SEOUL, South Korea — South Korea will be able to possess longer-range missiles capable of hitting all of North Korea under a new agreement with the United States that is likely to draw an angry response from the North.
Under a previous 2001 accord with Washington, South Korea had been barred from deploying ballistic missiles with a range of more than 186 miles and a payload of more than 1,100 pounds because of concerns about a regional arms race.
The restriction has made South Korea’s missile capability inferior to that of rival North Korea, and some key military installations in the North have been out of South Korea’s missile range.
South Korea announced Sunday that the U.S. accord has been altered to allow the South to have ballistic missiles with a range of up to 500 miles to better cope with North Korea’s nuclear and missile threats.
“The most important objective for our government in revising the missile guideline is to contain North Korea’s armed provocation,” senior presidential official Chun Yung-woo told a news conference.
The Defense Ministry said in a statement that it will greatly increase its missile capability under the new accord, adding that South Korea will be able to “strike all of North Korea, even from southern areas.”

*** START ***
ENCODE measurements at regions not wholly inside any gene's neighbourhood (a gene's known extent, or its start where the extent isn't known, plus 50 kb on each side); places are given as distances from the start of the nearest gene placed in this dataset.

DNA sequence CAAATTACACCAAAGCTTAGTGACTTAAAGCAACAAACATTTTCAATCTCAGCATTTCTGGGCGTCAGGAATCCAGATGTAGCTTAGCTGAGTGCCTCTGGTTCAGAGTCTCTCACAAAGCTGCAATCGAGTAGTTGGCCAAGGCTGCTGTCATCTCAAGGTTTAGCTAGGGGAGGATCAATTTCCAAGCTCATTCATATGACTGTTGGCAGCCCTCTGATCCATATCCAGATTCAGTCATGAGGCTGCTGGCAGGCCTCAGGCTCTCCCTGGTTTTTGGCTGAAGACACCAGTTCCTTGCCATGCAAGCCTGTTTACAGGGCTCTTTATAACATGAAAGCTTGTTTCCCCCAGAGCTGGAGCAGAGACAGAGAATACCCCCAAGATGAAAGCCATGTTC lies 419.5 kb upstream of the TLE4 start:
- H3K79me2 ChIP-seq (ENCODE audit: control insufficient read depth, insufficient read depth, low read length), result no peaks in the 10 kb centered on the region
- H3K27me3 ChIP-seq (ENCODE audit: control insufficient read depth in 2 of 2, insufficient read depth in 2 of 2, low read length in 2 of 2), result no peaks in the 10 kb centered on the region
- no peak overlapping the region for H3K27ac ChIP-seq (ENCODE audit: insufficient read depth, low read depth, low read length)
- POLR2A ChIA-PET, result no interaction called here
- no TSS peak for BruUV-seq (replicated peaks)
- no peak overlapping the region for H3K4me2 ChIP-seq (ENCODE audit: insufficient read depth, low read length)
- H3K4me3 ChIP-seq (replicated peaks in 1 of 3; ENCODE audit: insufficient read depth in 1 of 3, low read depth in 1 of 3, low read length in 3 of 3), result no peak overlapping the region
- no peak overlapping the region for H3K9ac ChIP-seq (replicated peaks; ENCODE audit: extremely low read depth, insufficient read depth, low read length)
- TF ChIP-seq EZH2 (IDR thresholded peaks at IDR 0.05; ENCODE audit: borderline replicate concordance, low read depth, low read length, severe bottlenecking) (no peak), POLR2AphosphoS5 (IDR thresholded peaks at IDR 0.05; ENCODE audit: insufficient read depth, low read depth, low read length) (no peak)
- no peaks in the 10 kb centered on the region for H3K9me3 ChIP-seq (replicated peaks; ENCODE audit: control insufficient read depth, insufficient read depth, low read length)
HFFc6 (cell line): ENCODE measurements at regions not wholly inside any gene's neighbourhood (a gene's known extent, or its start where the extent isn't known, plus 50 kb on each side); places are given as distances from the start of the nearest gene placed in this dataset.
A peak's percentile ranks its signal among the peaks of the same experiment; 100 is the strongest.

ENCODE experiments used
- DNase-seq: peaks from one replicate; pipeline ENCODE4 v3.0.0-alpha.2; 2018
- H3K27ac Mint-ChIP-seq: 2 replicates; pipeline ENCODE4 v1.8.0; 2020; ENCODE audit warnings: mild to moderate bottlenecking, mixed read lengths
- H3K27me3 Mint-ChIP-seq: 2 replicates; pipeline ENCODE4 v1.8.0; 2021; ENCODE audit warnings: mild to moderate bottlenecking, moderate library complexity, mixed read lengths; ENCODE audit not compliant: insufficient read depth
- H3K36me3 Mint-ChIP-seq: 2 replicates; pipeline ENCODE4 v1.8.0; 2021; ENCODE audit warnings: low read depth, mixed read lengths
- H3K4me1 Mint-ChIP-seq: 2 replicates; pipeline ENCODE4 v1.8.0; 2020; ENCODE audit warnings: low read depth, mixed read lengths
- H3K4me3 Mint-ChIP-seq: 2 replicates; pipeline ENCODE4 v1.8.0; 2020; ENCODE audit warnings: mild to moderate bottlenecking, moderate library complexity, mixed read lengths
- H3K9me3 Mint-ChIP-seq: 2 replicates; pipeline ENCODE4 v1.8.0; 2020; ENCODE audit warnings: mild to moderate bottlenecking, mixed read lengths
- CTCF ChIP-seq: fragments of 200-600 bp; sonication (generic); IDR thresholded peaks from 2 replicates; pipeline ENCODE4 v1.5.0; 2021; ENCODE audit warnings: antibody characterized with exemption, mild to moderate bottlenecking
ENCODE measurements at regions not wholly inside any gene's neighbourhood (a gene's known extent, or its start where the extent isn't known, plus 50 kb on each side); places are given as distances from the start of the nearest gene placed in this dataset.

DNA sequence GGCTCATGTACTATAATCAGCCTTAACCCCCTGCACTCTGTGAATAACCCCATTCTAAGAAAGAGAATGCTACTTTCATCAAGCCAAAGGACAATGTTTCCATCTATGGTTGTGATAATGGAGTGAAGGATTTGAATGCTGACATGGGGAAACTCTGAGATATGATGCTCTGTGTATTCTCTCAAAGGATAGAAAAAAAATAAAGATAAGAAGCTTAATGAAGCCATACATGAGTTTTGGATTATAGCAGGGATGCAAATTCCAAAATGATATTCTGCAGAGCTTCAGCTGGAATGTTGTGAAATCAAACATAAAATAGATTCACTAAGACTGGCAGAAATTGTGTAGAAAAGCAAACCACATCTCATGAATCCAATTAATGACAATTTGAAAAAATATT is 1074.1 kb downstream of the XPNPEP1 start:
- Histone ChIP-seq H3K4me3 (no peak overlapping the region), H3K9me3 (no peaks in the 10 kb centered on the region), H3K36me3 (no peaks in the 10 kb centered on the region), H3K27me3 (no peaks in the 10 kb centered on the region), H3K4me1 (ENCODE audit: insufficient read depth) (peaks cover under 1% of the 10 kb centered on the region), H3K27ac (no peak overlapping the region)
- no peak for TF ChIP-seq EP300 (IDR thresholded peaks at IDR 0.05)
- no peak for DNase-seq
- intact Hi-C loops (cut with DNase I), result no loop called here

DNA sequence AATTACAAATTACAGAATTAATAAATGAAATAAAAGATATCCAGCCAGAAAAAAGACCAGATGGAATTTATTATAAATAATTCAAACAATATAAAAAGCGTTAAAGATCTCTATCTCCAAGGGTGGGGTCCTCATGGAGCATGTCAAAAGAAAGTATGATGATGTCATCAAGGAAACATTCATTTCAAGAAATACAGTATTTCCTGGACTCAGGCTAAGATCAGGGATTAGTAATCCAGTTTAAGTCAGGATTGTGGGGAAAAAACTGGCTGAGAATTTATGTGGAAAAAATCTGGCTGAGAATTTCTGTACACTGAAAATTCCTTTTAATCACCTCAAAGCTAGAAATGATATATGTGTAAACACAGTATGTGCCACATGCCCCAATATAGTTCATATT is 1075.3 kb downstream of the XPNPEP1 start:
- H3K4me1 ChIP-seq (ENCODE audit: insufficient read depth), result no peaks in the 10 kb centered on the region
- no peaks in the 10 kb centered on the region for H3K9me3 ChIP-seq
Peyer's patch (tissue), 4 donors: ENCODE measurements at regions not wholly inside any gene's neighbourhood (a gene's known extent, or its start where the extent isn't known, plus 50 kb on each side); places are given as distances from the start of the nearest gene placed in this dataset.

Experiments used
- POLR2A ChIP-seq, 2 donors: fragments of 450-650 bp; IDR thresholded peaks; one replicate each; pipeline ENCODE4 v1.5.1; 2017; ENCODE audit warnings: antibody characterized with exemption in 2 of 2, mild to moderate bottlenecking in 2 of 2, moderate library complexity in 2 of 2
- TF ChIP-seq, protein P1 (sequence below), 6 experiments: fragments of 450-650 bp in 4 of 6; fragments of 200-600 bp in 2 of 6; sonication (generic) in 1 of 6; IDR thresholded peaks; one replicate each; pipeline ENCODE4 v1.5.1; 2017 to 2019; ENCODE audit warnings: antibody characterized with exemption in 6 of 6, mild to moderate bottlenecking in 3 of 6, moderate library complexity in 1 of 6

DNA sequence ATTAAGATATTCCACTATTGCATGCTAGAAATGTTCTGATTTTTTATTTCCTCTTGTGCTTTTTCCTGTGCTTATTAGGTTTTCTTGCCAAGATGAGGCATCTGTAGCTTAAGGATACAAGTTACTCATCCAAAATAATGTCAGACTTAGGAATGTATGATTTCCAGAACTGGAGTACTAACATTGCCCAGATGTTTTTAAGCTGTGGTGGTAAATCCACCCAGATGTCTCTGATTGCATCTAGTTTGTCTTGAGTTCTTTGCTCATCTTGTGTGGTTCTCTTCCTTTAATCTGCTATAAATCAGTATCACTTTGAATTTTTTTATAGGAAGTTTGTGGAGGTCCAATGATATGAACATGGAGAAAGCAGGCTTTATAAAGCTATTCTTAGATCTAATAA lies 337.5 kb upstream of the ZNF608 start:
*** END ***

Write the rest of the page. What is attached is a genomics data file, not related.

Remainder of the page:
President Barack Obama’s press secretary Jay Carney, speaking to reporters traveling with Obama to California on Sunday, said “The revisions are of prudent, proportional and specific response” to North Korea). He said they came out of ongoing regular consultations with South Korea on the threat from the North.
The deal also will allow South Korea to operate drone aircraft carrying payloads of up to 2,500 kilograms (5,510 pounds) with a range of more than 300 kilometers (186 miles). It places no restriction on payloads for drones with a flying distance of less than 300 kilometers, officials said.
South Korea can also possess cruise missiles with an unlimited range as long as their payload is less than 500 kilograms (1,100 pounds). Media reports say the South has deployed cruise missiles with a range of more than 1,000 kilometers (620 miles) but defense officials have refused to confirm that.
Cruise missiles fly at a lower altitude and slower speed than ballistic missiles, making them easier to intercept, although they are considered more accurate.
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